The Rhode Island Department of Education has received a $20 million federal grant to improve children’s literacy rates.
The grant, awarded by the U.S. Department of Education earlier this month, will target readers from birth to grade 12 by focusing on improving curriculum quality.
Any traditional school district or charter school in the state is eligible to receive funds from the grant, and some pre-kindergarten private childcare centers may also be eligible. The state will prioritize the 11 school districts they deem most in need of funding, according to Meg Geoghegan, RIDE director of communications.
One of the grant’s main focuses is to target early stages of learning. RIDE aims to have 75 percent of R.I. third graders reading on grade level by 2025, according to Geoghegan.
The effort to increase literacy would start at the district level to make sure each one develops a high-quality curriculum tailored to its needs. Once they determine what material to include in their curriculums, the districts can then “establish a local literacy plan that is based on their data, and kind of know where they are going in the next few years,” Geoghegan said.
RIDE also intends to channel funds from the grant toward the development of teachers, parents and communities as educational resources, Geoghegan said. The grant will make it possible to hire new teachers and to provide current teachers with better professional training.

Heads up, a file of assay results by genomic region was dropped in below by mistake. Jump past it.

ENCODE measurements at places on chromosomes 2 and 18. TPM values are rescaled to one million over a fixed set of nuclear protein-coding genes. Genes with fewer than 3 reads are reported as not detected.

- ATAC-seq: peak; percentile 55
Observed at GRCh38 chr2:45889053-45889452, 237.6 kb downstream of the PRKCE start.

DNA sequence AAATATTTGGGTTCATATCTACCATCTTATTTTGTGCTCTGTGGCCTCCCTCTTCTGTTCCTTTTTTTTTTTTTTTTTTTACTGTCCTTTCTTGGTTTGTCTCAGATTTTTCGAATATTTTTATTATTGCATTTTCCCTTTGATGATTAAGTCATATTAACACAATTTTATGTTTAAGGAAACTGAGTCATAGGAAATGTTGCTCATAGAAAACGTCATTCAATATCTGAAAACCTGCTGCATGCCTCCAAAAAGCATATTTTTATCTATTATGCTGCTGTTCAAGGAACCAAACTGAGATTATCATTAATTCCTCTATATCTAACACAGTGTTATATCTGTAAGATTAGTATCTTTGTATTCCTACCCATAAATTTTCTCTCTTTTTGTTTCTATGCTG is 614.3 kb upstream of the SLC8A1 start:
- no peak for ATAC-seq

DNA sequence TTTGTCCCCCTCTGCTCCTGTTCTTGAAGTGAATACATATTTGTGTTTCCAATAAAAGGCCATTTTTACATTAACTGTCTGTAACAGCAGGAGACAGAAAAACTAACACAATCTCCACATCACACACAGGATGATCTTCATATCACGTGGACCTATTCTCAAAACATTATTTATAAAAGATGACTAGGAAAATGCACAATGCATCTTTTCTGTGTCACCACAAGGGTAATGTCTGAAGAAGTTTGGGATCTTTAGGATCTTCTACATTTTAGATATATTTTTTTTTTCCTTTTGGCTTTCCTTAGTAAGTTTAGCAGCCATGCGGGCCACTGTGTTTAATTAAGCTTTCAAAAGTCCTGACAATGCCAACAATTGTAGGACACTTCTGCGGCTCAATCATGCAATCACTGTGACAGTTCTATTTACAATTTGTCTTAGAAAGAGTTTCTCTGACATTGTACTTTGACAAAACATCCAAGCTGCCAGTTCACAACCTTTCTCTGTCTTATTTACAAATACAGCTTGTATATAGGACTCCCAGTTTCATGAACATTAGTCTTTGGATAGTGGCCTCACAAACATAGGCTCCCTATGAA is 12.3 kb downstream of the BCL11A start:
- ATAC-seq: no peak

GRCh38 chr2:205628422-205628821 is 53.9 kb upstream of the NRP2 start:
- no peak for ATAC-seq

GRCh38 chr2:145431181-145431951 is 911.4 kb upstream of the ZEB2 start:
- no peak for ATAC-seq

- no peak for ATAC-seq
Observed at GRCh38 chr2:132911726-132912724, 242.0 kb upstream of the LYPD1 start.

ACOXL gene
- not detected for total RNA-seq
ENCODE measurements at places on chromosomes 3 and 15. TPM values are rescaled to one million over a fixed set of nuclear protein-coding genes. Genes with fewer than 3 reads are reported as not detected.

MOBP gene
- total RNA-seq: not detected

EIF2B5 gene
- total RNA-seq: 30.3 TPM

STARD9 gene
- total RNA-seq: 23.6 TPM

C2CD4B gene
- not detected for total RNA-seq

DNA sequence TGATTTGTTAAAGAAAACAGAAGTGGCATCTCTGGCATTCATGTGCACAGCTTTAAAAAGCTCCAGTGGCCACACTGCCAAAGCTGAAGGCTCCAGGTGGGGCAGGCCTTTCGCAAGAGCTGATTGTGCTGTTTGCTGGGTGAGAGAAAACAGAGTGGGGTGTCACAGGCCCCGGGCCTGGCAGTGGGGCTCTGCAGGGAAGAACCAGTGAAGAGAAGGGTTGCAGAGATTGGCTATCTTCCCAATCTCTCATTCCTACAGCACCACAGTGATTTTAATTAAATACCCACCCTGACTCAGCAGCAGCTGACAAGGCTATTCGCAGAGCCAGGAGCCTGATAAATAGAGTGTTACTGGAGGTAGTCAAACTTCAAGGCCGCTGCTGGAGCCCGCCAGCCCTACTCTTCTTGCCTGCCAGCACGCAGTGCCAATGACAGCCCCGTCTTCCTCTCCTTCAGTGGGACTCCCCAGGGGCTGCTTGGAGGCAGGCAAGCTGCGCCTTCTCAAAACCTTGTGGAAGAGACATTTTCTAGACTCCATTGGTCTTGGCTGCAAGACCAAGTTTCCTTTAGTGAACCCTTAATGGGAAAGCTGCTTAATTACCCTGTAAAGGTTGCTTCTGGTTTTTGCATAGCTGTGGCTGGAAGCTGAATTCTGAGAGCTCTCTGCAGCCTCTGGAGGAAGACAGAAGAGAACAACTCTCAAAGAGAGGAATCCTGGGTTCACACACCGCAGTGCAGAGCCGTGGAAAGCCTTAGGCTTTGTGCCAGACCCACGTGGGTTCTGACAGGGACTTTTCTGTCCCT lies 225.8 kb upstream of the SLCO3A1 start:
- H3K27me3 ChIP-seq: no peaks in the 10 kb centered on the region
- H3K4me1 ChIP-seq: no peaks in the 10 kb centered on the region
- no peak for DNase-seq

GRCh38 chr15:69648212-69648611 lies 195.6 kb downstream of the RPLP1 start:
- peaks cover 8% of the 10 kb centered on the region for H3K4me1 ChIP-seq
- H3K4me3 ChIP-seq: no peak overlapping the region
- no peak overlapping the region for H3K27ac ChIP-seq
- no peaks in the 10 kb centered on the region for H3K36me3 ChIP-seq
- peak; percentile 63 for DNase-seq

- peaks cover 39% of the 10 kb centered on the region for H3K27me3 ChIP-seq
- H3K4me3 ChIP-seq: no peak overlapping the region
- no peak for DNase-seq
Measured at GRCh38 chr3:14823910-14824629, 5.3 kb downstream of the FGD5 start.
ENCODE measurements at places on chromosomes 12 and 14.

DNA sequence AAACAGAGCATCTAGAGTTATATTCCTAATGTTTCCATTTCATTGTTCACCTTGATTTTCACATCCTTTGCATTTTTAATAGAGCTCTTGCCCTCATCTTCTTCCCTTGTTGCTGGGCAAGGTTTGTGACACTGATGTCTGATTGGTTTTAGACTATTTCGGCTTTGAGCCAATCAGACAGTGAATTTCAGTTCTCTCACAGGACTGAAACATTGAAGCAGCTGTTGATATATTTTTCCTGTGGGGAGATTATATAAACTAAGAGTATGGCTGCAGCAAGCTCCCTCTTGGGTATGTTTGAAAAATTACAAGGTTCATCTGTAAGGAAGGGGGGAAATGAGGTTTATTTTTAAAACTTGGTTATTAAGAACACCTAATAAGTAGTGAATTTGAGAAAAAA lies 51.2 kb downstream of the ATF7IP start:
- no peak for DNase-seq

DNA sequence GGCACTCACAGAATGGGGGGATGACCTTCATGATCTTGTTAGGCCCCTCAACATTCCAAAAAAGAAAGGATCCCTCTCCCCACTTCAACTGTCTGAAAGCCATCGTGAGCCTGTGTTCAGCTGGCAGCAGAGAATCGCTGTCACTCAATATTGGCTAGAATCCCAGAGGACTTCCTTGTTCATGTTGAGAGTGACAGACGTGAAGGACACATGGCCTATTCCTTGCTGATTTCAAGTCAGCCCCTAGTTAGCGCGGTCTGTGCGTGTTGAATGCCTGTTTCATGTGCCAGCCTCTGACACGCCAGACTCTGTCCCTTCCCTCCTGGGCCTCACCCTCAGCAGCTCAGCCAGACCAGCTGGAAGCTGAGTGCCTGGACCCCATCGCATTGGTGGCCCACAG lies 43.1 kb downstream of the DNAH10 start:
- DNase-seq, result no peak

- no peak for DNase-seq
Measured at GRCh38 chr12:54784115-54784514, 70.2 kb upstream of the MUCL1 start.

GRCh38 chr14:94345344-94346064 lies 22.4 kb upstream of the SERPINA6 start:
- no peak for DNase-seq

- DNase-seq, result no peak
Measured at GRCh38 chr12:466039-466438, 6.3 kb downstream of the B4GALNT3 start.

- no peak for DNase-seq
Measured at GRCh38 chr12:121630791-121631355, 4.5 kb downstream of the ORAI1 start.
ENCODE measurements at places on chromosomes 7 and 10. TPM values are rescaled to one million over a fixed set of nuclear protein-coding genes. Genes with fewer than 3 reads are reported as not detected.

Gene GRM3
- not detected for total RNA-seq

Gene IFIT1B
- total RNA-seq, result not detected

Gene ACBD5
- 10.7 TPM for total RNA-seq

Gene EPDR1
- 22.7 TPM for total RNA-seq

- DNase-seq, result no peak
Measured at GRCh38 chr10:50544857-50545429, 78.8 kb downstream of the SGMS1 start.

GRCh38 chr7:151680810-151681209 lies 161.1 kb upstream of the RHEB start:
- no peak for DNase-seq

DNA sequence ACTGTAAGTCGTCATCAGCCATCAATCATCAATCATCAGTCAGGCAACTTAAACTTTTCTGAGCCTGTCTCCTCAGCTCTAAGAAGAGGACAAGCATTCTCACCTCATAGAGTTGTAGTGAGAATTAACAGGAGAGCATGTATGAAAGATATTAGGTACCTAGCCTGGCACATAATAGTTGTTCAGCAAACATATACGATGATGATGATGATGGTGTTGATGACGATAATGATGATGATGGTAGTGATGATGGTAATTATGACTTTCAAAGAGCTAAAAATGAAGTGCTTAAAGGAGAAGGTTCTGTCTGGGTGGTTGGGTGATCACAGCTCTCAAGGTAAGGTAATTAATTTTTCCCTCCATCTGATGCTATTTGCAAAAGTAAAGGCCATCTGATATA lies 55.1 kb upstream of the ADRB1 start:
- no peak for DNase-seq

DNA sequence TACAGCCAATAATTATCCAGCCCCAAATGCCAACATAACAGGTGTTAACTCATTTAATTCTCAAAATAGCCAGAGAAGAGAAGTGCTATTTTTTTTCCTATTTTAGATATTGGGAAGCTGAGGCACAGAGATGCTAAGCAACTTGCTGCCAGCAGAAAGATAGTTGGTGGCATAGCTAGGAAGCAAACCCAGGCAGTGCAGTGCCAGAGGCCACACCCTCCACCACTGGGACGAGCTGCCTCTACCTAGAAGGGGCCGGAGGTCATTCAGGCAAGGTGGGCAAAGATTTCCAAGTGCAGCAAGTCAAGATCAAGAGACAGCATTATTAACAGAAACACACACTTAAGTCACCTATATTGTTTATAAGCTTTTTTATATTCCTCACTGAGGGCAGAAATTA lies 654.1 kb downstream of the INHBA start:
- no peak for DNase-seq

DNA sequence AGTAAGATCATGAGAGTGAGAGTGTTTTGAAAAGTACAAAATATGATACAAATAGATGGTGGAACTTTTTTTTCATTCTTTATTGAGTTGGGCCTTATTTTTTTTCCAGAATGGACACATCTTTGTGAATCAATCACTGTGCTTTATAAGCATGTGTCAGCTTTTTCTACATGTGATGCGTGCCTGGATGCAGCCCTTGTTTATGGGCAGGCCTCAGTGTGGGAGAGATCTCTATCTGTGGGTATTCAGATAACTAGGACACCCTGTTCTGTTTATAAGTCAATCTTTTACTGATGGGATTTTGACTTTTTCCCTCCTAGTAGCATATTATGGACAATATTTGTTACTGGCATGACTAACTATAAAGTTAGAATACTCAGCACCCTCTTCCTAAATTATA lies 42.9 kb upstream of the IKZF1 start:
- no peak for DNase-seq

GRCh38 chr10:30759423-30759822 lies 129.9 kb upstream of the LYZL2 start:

RIDE began applying for the grant before a searing Johns Hopkins report on the state of the Providence Public School District caused the state to initiate a takeover of the district.
“Providence would potentially benefit from the grant, but the grant application was submitted before the state takeover process began,” Geoghegan said. She also stressed that while the takeover only pertains to Providence public schools, this grant will apply to the entire state.
Kenneth Wong, professor of education policy, international and public affairs and political science, applauded the grant for focusing on early age literacy opportunities. Wong said that until third grade, students “learn to read — and from third grade and on, they read to learn. Once they develop reading skills, they will be able to learn in a tremendous way.”
Wong also said an emphasis on parent inclusion is essential to successful literacy development efforts. “Families have to be a partner in learning literacy, because learning does not end in a classroom. Students have to bring home some of the books to read. The district would have to engage the parents to set aside some time” to work at reading at home, Wong said.
Elizabeth Burke Bryant, executive director of non-profit R.I. KIDS COUNT, emphasized the scale of the grant and its potential to help meet literacy goals, especially for students who face greater challenges, like English language learners and children from less privileged backgrounds. “There are very wide and unacceptable gaps by race, ethnicity and income level that really need to be closed. So this grant is a really important set of resources to target literacy from that whole spectrum,” Bryant said.